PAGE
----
Nevermind is 25 years old this month, but was it or its creators really that good? Dom Gourlay thinks they're one of the most overrated bands in the history of rock...
"I found it hard, it's hard to find, oh well whatever, never mind"
The above is possibly the most banal statement in the history of rock. But it's one that helped cement Nirvana's place as one of the most successful bands of theirs and future generations. Rewind back to August 1991's Reading Festival, and you'll find Nirvana two-thirds of the way down the main stage bill, sandwiched between Home Counties shoegazers Chapterhouse and squat punk outfit Silverfish. As live sets go it was competent, but fairly unremarkable. A bit like their recorded output up to that point truth be told. Twelve months later they'd repeat the same feat, only this time headlining the final night of the festival. It would go on to be their last ever live UK performance and one which your correspondant found so uninspiring he copped off with the girl in the next tent halfway through the set before heading back to hers.
Compare that with fellow Seattle punks (the term "grunge" hadn't been universally coined at that point) Mudhoney and Tad, both of whom had amassed sizeable followings in the UK and released flawless debuts in the shape of 'Superfuzz Bigmuff' and 'God's Balls' respectively. Mudhoney's experimental urges saw them share kinship with the likes of Spacemen 3 and Loop, while Tad really were (and still are) like nothing else anyone had ever seen or heard before. Indeed, it could be argued that Nirvana got fortunate off the back of Mark Arm and co's fearsome juggernaut; their earliest UK shows saw them open for Mudhoney and, while not exactly a bad choice of support, they served as merely a warm-up for the main event.
Nirvana, on the other hand, released 'Bleach', an OK if unspectacular record that contained little to suggest they'd be multiple platinum selling megastars just over two years later. Indeed, its most memorable trait was the cover artwork by Lisa Orth featuring a live photo of the band playing in Olympia just two months earlier, reversed out so as to look like a film negative. Musically it was derivative, the only song of note to stand out from the rest being 'About A Girl', ironically the most un-Nirvana sounding song in their entire canon.
So what of 'Nevermind', that zeitgeist changing, era-defining record that still inspires so many artists and collectors today? Well, in all honesty, it's OK. Definitively of its time. And containing at least 33% filler (can anyone honestly remember 'On A Plain', 'Drain You' or 'Lounge Act'?). It was their mass produced, radio friendly unit shifter, and whether or not that was the band's intention or otherwise, nobody had the foresight to say no. Sure, THAT lead single was a game changer back in the day, a massive two fingers up to Bryan Adams who'd made the top spot of the singles chart his own that summer, not to mention subverting the nation's primetime viewing public with a Top Of The Pops performance that put Marcel Marceau to shame. Never the less, with a hookline riff "borrowed" from Boston's 'More Than A Feeling' and a video that highlighted the importance of scantily clad girls in securing heavily rotated airplay on MTV, it was hardly revolutionary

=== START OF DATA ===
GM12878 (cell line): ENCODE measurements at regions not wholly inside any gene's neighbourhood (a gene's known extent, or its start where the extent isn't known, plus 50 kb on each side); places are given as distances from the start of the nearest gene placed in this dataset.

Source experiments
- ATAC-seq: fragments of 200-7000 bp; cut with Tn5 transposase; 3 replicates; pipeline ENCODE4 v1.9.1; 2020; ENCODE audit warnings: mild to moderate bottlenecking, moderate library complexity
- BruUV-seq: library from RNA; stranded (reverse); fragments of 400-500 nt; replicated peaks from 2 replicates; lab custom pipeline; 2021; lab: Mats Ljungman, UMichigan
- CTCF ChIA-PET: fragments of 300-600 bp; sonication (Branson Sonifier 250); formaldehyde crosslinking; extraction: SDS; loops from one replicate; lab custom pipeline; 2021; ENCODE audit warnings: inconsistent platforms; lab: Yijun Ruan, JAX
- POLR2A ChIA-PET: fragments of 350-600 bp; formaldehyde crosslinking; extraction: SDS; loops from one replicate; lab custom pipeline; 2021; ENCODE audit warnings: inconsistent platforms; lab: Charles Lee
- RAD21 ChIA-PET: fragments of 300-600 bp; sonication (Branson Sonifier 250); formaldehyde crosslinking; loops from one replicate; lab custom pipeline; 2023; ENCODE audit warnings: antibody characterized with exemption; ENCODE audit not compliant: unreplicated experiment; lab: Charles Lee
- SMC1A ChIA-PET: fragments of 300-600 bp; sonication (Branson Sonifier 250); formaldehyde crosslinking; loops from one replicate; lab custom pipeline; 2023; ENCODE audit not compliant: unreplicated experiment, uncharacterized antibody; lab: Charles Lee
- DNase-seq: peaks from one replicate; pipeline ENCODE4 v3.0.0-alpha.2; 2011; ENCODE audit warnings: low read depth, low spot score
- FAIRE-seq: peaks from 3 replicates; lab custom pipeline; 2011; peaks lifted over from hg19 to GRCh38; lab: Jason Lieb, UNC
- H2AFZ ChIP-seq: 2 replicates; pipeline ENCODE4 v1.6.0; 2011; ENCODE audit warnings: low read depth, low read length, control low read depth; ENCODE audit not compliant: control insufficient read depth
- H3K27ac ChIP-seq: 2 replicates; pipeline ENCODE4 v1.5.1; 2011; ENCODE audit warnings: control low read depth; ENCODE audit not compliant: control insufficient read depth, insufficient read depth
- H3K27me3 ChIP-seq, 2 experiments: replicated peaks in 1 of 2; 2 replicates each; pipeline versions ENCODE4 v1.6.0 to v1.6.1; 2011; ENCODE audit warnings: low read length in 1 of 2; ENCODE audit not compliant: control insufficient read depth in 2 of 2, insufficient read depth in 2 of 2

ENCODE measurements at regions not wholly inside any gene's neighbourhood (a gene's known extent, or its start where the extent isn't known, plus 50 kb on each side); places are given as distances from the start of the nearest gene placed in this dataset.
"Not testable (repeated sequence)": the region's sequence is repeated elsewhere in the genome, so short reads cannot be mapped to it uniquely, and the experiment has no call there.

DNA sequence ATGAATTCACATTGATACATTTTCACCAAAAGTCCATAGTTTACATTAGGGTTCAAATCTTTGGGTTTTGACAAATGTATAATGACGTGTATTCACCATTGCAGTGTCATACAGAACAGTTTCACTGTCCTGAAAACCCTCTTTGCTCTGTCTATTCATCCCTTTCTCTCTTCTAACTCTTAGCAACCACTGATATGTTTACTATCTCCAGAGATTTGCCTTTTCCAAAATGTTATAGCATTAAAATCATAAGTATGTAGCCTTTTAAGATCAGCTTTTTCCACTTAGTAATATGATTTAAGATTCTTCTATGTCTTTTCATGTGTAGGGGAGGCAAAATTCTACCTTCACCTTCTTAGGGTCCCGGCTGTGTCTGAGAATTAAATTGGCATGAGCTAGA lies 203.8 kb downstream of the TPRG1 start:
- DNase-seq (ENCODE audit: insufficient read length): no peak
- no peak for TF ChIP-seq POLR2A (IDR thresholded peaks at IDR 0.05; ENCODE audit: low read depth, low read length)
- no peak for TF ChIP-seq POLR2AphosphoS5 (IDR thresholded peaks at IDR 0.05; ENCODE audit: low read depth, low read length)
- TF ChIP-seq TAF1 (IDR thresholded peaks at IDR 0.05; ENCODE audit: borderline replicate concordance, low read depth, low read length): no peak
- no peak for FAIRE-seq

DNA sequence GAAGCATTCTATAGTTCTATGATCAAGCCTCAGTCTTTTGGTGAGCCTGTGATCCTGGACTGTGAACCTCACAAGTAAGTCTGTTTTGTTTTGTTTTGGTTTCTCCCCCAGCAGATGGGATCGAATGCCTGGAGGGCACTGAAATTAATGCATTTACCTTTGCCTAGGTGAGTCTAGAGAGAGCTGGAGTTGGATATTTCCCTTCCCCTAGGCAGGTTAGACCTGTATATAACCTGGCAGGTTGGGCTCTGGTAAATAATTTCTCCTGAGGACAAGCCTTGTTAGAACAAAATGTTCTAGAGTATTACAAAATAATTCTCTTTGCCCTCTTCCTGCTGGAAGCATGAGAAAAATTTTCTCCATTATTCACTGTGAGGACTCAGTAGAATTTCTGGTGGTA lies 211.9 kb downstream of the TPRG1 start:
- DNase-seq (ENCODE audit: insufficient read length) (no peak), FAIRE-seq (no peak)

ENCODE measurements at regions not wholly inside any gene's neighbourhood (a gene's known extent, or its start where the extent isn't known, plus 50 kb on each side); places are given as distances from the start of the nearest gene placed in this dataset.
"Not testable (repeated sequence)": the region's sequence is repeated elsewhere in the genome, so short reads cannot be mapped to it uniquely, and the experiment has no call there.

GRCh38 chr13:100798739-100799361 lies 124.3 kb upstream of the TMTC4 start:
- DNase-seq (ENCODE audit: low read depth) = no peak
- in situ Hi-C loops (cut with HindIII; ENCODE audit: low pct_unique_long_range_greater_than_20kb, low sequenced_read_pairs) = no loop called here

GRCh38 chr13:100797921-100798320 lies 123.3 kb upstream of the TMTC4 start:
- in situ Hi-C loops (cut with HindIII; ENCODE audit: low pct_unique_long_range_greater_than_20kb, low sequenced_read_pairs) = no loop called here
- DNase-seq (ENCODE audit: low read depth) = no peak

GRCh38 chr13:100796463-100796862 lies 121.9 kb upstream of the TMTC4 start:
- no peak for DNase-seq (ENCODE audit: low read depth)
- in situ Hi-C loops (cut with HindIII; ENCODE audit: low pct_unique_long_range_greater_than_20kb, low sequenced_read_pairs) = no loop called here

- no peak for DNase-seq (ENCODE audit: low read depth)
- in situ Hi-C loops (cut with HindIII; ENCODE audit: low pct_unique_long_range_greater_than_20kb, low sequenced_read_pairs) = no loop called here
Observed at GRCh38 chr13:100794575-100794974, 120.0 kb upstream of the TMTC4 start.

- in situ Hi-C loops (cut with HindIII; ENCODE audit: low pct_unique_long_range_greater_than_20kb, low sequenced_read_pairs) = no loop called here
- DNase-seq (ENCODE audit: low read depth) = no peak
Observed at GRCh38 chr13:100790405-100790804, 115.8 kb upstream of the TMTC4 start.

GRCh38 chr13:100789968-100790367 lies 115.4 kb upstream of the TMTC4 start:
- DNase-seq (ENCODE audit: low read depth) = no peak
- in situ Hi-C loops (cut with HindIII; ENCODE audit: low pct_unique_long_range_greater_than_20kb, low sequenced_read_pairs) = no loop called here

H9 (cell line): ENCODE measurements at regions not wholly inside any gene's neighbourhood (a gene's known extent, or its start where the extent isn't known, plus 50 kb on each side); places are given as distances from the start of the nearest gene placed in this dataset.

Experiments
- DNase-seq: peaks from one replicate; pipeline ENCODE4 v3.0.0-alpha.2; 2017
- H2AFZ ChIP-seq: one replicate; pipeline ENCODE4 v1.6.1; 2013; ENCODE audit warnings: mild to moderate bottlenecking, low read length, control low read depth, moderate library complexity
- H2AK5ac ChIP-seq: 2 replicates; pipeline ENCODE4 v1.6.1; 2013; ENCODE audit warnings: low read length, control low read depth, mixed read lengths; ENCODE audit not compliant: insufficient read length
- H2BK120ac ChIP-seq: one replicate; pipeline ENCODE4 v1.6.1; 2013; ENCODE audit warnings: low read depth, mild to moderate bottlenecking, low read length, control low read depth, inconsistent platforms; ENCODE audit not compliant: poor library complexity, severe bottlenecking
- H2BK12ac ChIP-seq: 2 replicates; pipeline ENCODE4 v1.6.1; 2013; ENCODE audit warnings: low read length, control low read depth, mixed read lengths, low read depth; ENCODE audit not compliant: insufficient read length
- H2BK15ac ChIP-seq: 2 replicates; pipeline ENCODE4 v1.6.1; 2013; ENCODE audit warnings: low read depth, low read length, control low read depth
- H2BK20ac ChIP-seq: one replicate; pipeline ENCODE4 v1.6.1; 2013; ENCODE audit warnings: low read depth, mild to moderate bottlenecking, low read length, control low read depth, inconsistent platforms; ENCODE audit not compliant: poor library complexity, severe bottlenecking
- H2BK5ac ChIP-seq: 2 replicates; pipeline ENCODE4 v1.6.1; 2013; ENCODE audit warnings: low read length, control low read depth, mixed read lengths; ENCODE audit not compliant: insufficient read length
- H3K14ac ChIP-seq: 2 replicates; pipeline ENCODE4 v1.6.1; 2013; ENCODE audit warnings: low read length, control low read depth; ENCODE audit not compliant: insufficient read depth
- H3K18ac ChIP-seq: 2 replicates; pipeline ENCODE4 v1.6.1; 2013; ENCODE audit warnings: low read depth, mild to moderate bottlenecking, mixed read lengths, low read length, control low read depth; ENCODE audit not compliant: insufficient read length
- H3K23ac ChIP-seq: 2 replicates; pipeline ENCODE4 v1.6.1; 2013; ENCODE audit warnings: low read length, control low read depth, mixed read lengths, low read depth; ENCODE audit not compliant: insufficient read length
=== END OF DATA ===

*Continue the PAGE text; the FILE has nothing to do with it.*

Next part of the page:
It really isn't a bad album...it's just not that great either. Not when compared against some of the other pivotal releases that graced 1991, arguably the finest year for music since 1977. My Bloody Valentine's 'Loveless', released two months after 'Nevermind', redefined the way guitar music - all music - was created after, and still does to this day. Similarly Slowdive's 'Just For A Day' and Slint's 'Spiderland'. Massive Attack invented their own genre with 'Blue Lines'. Smashing Pumpkins launched their career with the astonishing 'Gish'. R.E.M. reaffirmed their status as the biggest alternative rock band on the planet with 'Out Of Time'. Primal Scream created the perfect fusion between rock and dance music on 'Screamadelica'. Teenage Fanclub borrowed the blueprint set by Alex Chilton and Big Star for their jawdropping debut 'Bandwagonesque'. I could go on.
But then what did 'Nevermind' give us? A host of rock cliches, one song stolen mercilessly from Killing Joke's back catalogue, and a host of derivative bands dressed in plaid shirts. The majors may have got themselves into an almighty tizzy but, when all's said and done, their legacy was Stiltskin. Sure, what happened afterwards was a deeply unforeseen tragedy that can never be understated, but there's a part of me nagging away that still believes Nirvana would not be held in the same kind of reverence had Kurt Cobain not taken his own life on that tragic day in April 1994. Its successor was the sound of a band moving away from the mainstream and, in a similar way to what happened with contemporaries/peers/rivals (delete where appropriate) Pearl Jam, my guess is Nirvana would have returned to the cult band status their collective members craved all along.
So the next time someone tells you 1991 was the year of 'Nevermind' and Nirvana, remind them of the 30+ other records that usurped it instead.